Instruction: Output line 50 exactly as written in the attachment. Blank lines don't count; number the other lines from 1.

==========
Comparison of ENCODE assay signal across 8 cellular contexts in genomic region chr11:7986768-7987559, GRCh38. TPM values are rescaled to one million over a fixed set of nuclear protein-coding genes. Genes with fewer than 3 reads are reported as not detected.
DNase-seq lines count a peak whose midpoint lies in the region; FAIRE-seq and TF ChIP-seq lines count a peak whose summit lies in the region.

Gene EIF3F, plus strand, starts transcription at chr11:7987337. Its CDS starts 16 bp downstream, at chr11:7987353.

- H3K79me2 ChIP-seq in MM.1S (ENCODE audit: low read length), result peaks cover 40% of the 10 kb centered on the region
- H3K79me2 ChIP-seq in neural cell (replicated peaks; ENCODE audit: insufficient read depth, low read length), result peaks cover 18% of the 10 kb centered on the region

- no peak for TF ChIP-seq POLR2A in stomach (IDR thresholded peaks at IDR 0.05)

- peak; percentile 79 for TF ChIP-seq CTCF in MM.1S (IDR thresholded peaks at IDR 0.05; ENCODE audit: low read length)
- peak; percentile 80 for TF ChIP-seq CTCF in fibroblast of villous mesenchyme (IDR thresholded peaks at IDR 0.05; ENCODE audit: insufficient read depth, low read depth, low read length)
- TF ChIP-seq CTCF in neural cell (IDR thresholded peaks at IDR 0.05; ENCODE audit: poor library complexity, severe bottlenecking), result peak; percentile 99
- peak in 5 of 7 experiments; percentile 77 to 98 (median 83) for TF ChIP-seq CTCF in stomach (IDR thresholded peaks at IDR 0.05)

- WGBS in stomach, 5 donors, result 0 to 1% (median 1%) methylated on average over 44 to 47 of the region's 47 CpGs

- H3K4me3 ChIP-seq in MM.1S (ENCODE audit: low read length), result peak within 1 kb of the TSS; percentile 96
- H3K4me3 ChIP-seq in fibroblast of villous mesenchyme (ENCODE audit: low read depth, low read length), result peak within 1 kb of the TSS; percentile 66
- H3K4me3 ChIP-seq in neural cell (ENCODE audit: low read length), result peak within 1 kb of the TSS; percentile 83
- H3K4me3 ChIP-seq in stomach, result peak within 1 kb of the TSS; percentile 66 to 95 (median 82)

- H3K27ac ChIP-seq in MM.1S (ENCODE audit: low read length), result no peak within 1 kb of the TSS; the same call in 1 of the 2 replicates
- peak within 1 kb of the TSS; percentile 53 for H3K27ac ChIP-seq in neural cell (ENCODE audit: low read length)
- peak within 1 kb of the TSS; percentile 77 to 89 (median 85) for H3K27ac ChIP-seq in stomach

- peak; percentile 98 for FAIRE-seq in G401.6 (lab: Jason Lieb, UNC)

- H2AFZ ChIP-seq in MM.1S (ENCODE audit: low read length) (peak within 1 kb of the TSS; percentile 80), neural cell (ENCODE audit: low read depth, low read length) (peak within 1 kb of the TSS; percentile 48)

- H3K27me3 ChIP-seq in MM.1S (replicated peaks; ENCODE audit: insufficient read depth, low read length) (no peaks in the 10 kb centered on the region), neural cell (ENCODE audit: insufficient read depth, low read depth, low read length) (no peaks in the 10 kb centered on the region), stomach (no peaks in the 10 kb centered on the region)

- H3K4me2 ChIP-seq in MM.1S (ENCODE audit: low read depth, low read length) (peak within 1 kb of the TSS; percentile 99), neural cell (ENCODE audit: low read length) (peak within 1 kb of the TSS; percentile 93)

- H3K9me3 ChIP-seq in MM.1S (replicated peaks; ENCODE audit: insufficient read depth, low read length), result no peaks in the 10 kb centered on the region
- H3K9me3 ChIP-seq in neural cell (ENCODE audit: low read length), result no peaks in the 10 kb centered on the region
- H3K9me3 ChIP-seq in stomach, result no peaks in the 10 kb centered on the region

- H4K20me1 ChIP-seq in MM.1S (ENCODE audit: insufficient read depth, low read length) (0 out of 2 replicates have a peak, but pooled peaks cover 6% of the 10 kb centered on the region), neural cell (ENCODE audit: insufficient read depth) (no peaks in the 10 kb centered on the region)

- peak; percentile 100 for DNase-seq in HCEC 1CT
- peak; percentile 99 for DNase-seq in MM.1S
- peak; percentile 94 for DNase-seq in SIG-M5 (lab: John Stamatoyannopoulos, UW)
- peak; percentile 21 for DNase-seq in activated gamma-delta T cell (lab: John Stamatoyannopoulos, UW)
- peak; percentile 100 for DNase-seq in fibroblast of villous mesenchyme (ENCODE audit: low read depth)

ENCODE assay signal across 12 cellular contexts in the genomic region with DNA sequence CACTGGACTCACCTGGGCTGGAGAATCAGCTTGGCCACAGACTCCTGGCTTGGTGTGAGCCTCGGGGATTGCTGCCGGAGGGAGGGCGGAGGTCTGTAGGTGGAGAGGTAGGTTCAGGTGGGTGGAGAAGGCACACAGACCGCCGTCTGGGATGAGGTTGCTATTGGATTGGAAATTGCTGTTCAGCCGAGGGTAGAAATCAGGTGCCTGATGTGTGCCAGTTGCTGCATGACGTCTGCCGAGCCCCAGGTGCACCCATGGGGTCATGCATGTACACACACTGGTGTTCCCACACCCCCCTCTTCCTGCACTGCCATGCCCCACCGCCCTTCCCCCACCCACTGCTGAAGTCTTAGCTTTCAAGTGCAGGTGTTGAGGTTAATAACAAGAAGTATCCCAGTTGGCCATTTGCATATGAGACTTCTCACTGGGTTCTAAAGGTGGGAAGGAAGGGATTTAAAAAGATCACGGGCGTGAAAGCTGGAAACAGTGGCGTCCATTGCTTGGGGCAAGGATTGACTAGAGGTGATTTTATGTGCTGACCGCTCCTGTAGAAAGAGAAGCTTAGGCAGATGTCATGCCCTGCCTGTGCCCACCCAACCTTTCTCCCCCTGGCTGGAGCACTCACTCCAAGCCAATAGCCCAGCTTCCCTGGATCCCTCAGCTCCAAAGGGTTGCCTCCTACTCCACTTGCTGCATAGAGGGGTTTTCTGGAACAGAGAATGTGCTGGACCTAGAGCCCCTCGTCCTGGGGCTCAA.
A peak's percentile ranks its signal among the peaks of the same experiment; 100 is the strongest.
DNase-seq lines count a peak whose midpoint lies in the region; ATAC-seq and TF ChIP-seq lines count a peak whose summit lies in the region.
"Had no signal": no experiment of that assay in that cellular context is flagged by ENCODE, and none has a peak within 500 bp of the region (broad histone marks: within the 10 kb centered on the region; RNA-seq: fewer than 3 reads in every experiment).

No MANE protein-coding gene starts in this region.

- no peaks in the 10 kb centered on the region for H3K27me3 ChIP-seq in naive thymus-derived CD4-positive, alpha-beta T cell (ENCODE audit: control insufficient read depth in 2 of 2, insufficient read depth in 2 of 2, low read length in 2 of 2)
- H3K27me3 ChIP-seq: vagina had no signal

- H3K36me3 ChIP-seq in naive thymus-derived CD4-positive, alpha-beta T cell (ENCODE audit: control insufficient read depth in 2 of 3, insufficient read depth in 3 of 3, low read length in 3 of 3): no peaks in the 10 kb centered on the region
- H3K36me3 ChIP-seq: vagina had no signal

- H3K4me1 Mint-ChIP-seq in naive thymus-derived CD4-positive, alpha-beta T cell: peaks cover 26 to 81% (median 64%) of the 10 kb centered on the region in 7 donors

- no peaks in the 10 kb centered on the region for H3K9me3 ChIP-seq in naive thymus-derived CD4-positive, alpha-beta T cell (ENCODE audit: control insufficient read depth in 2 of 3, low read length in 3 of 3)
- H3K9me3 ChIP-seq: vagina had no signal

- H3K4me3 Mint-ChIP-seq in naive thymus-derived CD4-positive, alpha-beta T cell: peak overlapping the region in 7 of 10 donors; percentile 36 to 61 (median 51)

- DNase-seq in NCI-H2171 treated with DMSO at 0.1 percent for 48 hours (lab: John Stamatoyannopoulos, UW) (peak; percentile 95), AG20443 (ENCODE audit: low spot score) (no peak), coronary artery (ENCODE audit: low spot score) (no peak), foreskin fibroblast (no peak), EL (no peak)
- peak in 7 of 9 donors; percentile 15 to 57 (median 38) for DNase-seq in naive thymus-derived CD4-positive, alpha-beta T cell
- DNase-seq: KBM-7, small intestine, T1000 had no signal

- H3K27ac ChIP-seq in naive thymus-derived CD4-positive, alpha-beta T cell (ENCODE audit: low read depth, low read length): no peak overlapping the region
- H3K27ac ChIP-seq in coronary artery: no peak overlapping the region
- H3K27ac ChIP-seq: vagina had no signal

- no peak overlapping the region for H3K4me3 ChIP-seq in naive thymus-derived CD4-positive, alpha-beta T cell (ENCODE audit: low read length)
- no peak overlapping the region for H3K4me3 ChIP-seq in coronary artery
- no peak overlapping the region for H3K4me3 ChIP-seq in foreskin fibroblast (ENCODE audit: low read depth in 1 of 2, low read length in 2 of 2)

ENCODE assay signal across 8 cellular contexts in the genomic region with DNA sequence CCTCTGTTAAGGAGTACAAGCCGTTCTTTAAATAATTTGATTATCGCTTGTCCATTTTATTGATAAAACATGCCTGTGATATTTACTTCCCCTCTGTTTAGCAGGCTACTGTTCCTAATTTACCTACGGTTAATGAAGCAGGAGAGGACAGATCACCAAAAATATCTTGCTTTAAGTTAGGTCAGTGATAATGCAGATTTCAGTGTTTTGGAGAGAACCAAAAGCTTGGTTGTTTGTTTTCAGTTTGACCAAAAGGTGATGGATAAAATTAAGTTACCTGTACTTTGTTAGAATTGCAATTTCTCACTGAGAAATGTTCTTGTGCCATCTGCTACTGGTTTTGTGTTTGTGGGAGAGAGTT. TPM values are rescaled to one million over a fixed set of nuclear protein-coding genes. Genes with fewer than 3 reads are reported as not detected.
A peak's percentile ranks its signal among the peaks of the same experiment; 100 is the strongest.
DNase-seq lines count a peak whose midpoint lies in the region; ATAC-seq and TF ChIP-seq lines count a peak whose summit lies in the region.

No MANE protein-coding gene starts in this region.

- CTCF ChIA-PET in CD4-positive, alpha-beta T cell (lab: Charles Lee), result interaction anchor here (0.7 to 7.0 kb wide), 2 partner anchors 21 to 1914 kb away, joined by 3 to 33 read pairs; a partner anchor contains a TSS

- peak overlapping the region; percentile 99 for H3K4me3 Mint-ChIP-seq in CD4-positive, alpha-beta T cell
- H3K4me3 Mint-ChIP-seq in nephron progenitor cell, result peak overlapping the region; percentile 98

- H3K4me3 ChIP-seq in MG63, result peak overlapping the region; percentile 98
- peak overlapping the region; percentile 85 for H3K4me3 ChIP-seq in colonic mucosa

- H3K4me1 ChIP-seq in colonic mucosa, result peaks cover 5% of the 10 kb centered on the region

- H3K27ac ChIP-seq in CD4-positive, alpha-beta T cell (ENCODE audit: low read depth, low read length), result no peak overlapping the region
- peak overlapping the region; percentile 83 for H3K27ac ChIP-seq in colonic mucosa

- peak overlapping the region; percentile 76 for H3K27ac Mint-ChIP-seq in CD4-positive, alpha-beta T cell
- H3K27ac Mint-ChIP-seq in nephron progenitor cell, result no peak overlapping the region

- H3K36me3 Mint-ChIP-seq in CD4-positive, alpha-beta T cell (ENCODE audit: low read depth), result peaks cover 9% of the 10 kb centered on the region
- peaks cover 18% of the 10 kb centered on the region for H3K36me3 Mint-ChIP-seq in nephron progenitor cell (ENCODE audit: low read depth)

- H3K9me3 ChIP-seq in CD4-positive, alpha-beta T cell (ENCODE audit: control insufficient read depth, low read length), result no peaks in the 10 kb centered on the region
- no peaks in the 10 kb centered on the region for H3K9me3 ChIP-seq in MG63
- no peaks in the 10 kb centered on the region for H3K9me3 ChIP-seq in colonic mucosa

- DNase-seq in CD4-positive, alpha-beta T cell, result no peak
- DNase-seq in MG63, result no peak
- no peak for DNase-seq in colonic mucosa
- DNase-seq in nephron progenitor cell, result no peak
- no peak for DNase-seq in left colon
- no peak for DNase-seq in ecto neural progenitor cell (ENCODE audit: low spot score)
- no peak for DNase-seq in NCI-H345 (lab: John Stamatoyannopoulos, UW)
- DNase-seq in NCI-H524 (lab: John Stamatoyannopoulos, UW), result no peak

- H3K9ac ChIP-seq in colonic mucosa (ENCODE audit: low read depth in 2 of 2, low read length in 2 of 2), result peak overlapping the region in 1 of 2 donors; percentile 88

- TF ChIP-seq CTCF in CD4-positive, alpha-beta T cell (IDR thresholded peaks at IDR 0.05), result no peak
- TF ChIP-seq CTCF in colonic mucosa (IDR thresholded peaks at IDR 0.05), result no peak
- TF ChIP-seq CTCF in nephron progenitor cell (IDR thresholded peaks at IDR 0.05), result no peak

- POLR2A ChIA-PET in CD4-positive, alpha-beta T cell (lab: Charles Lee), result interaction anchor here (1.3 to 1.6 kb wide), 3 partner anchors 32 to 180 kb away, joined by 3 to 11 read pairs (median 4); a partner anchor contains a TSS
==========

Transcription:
- H3K27ac ChIP-seq: vagina had no signal